How to Kill the Reputation of a Genre or Rambo: First Blood Part II

I have gotten many negative reactions when I have told people that I am interested in war movies. There are many people who think a war movie will always glorify violence and favour supermacho heroes that are close to brainless machines using guns for fun and sport.

I was always reluctant to watch Rambo until I finally gave in. I don´t think that First Blood Part I is that bad. The depiction of a Vietnam vet with post-traumatic stress syndrome is quite OK. However, I don´t like Stallone. His facial expressions are far too limited.

But when it comes to First Blood Part II… That is another story. I truly believe that this movie damaged the reputation of the whole genre.

“Do we get to win this time…?” Now seriously… Do you not consider this to be totally tasteless?

Here is what the journalist James Mottram has to add:

If the original film suggests men like Rambo are still fighting the war back home, be it on the inside or in a mountain-town, its sequel took far greater liberties. By the early 1980s, after the dust had settled on grandiose epics like Apocalypse Now and The Deer Hunter, Hollywood saw the opportunity to rewrite the history of the Vietnam War. A film so guilty of this it should be court-martialled, Rambo: First Blood Part II recast its embittered lead –  jailed in a civilian maximum-security prison between the first two films – as a one-man wager of war. A pure “fighting machine”, as his mentor and father-figure Col. Sam Trautman (Richard Crenna) dubs him, he is a nostalgic reflection of what Philip Caputo, in his 1977 book A Rumor of War , called “that savage, heroic time… before America became a land of salesmen and shopping-centres. (James Mottram in Under Fire: A Century of War Movies, p. 155)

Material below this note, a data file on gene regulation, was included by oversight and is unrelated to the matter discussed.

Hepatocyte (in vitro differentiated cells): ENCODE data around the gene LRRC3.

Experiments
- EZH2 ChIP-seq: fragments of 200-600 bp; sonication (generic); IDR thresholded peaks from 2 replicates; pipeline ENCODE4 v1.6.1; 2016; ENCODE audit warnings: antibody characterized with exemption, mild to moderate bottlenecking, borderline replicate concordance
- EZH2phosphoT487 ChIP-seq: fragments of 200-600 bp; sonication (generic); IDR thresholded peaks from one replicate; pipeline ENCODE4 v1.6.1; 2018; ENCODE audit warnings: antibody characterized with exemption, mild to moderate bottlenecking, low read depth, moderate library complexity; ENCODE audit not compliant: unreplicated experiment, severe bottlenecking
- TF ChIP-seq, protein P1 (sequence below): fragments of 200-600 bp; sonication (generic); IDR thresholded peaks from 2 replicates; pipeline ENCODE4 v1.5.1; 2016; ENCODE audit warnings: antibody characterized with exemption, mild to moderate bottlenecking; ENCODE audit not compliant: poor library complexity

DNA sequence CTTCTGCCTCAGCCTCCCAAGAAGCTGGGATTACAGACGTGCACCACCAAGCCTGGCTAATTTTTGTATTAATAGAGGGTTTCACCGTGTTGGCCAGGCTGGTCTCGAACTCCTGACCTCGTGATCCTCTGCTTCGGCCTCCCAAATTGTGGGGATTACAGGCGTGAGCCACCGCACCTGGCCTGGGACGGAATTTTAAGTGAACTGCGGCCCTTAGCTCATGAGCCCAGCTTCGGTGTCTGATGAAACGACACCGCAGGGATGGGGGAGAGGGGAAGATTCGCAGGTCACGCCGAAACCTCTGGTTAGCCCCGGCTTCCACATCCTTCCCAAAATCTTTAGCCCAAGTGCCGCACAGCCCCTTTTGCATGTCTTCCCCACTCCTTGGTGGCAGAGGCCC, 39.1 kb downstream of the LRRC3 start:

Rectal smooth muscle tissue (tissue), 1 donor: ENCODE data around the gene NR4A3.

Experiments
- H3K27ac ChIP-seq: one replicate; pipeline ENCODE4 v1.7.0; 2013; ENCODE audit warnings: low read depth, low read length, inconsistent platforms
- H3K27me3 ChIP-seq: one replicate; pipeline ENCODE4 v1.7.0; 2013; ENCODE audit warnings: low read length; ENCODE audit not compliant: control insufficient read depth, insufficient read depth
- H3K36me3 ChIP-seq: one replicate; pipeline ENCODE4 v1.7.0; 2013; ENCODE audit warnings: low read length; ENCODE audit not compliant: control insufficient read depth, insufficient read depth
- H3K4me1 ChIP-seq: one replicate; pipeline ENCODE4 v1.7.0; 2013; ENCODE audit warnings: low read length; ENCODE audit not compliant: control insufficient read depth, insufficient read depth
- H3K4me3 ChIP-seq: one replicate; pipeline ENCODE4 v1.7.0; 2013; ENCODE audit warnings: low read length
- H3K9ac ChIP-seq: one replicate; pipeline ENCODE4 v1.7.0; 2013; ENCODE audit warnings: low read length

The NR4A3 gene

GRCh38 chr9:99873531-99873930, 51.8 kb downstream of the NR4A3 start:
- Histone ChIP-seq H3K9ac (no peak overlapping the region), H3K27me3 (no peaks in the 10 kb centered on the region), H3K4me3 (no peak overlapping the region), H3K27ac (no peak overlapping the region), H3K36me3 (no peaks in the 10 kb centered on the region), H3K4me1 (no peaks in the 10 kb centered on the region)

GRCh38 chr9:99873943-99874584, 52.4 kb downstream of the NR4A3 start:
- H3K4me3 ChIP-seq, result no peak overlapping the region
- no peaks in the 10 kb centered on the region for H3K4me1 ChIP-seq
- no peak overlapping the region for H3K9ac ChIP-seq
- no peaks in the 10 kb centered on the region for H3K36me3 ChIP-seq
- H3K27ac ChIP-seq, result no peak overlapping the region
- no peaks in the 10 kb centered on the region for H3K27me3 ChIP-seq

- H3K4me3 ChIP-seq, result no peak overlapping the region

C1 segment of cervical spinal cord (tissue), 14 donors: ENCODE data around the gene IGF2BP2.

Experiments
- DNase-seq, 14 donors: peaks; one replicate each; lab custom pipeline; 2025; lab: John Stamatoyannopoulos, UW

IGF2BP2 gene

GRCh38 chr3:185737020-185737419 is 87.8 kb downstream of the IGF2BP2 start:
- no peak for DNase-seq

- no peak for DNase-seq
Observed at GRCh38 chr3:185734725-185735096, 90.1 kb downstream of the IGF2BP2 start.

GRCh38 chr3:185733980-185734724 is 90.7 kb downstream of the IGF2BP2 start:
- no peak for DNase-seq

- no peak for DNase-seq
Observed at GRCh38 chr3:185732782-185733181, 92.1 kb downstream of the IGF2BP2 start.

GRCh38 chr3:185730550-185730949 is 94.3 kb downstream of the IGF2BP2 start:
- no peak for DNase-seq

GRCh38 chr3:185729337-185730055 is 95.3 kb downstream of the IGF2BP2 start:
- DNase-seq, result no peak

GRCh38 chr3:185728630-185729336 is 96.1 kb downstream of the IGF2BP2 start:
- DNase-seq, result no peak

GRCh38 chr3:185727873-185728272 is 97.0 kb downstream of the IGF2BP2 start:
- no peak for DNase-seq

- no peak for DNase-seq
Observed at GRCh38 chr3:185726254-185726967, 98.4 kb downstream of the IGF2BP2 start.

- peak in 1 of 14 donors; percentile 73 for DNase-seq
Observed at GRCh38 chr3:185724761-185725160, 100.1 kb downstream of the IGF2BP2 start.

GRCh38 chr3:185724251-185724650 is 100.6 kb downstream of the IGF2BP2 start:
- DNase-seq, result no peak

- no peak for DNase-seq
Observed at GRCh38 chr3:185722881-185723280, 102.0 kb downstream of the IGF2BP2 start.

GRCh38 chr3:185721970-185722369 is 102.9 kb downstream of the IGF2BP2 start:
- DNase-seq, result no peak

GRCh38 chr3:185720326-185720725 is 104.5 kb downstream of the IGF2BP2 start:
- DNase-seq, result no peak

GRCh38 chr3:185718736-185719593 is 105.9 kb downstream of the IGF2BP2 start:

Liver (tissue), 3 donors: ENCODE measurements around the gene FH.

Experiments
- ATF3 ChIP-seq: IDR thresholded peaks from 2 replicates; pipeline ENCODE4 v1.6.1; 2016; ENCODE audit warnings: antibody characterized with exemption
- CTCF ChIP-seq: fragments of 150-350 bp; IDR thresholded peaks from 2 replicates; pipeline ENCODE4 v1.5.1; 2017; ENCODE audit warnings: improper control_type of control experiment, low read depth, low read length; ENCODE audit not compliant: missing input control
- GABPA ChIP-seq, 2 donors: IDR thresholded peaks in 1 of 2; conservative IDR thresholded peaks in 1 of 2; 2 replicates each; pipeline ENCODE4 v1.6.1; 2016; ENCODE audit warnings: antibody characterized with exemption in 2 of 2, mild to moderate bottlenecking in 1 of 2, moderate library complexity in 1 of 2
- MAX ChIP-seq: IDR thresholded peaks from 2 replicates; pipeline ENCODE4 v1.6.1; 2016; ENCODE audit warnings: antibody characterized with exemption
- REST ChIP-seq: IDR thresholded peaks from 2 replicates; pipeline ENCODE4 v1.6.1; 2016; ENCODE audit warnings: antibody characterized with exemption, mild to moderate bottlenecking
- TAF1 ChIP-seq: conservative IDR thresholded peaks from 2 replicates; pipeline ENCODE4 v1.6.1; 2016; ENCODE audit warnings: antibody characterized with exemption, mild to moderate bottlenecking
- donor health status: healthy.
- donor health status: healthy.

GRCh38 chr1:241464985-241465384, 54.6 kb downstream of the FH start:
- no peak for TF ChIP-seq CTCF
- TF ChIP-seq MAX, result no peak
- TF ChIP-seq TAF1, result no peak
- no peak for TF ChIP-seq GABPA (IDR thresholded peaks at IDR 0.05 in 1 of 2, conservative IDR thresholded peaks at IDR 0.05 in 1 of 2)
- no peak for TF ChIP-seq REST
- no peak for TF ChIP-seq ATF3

What do you think? Did Rambo: First Blood Part II not have its part in killing the reputation of war movies?

6 thoughts on “How to Kill the Reputation of a Genre or Rambo: First Blood Part II

  1. TPC says:

    Seeing how Sly is an Italian-American, I wanted to take this opportunity to recommend the Frank Sinatra movie, Von Ryan’s Express, I always thought that was a reasonably good movie and then, I saw it again, and yes it is. Ol’ Blue Eyes is in fact, an American POW in Italy in the movie. It’d be good to see again before I recommend it too highly but I do believe it merits a good rating. Of course, ’60s movies like the Dirty Dozen, have a different mindset. Too a minor extent, Inglorious Basterds has a bit of a ’60s World War II movie mindset in my view.

    About the Dozen and a common theme repeated in a number of war movies, Inglorious Basterds, Dirty Dozen, etc. is the idea of Americans or English getting in German uniforms to do some espionage work. This always sounds very farfetched to me but one time I was reading a book of “True” World War II stories and in one instance, that’s exactly what they did. I’m still a bit unsure of it but it was written as having occurred.

    One more War movie from the late ’60s I believe is called Hornet’s Nest with Rock Hudson that takes place in Italy. Again, the mind set back then seemed to often not portray actual history but to create a story in World War II times. Reference: From what I remember, a bit of a hokey type of movie but again, maybe it deserves a 2nd chance viewing.

    • Thanks for an interesting comment. I like to mix and not only watch newer films. I did not finish Inglorious Basterds, was the wrong moment or wrong movie for me, don’t know. Will have a look at all your suggestions on imbd and maybe include one or the other later. I have a big “German war movies-project” I am planning to do. The Bridge etc all 60ies I believe but very grim and realistic.

  2. TPC says:

    Actually, I concur with you on “Inglorious Basterds”, I finished it but did not really like it and I’m usually generous with movies. I guess it is more about the producer Tarantino than about the subject matter. Some rave over it, I was disappointed and I believe last December is when it came out on DVD, it was a big deal.

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